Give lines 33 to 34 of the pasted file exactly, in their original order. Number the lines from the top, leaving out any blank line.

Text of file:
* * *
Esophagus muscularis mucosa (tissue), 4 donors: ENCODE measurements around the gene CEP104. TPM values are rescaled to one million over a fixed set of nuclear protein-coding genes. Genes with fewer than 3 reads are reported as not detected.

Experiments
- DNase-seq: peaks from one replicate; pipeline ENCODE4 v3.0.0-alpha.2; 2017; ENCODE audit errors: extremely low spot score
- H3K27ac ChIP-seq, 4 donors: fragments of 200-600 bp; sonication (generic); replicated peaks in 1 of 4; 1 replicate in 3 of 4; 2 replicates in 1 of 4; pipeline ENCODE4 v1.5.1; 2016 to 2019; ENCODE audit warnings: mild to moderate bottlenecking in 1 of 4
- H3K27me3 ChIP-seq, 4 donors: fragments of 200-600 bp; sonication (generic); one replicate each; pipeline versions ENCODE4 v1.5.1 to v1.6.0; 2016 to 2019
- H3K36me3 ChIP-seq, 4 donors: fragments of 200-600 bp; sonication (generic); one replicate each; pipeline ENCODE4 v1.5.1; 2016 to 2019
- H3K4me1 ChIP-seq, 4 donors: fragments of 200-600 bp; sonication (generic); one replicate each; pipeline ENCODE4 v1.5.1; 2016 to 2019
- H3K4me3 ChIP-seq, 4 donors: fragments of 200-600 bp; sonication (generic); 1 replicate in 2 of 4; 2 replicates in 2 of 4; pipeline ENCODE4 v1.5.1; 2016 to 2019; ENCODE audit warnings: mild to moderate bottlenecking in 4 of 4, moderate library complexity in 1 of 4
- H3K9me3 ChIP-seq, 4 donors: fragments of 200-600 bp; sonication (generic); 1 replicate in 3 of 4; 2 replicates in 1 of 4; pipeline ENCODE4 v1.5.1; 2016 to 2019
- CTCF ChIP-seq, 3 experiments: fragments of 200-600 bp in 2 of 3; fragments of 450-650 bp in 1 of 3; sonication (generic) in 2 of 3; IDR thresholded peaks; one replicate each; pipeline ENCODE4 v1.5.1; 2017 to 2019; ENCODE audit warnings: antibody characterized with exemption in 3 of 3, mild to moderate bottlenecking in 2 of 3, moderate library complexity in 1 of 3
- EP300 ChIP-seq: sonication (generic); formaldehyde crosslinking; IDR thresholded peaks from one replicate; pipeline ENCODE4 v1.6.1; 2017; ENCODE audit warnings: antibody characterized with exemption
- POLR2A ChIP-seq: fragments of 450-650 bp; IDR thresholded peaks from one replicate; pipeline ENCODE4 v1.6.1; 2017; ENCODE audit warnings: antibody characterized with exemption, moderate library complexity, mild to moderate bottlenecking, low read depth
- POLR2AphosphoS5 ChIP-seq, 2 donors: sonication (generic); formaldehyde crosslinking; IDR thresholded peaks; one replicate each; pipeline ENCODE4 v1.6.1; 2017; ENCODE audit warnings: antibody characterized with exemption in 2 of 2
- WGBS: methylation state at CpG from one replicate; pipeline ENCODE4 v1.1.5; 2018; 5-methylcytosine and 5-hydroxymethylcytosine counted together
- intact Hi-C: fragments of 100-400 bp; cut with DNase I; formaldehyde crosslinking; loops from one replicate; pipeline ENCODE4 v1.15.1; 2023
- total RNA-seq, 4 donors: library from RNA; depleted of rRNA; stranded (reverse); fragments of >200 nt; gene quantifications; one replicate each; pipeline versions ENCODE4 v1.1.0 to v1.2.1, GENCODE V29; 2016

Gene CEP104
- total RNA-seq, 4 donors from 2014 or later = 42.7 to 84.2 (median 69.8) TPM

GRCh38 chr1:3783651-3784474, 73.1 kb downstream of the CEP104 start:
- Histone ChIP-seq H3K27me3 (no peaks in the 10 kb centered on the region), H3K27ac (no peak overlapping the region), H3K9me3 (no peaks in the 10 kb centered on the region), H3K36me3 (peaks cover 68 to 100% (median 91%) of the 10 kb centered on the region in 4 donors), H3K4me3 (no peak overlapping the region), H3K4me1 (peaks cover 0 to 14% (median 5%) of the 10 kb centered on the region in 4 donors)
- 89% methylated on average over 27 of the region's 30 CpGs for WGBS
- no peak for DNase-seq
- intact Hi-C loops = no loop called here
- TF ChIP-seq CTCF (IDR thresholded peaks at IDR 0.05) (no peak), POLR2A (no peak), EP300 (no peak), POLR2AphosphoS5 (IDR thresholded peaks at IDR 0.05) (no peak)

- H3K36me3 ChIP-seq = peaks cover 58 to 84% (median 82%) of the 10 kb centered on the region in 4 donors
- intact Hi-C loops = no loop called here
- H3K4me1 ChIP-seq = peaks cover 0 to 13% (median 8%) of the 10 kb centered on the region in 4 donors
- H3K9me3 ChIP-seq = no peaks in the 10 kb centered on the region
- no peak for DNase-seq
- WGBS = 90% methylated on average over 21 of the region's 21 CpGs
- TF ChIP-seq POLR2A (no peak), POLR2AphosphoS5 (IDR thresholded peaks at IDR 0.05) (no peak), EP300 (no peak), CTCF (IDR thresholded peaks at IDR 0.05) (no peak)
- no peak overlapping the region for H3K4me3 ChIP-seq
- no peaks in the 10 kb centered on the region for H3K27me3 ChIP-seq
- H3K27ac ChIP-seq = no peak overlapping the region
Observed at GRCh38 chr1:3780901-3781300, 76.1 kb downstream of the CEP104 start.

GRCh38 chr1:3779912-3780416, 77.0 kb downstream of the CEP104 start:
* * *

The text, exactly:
- no peaks in the 10 kb centered on the region for H3K27me3 ChIP-seq
- H3K27ac ChIP-seq = no peak overlapping the region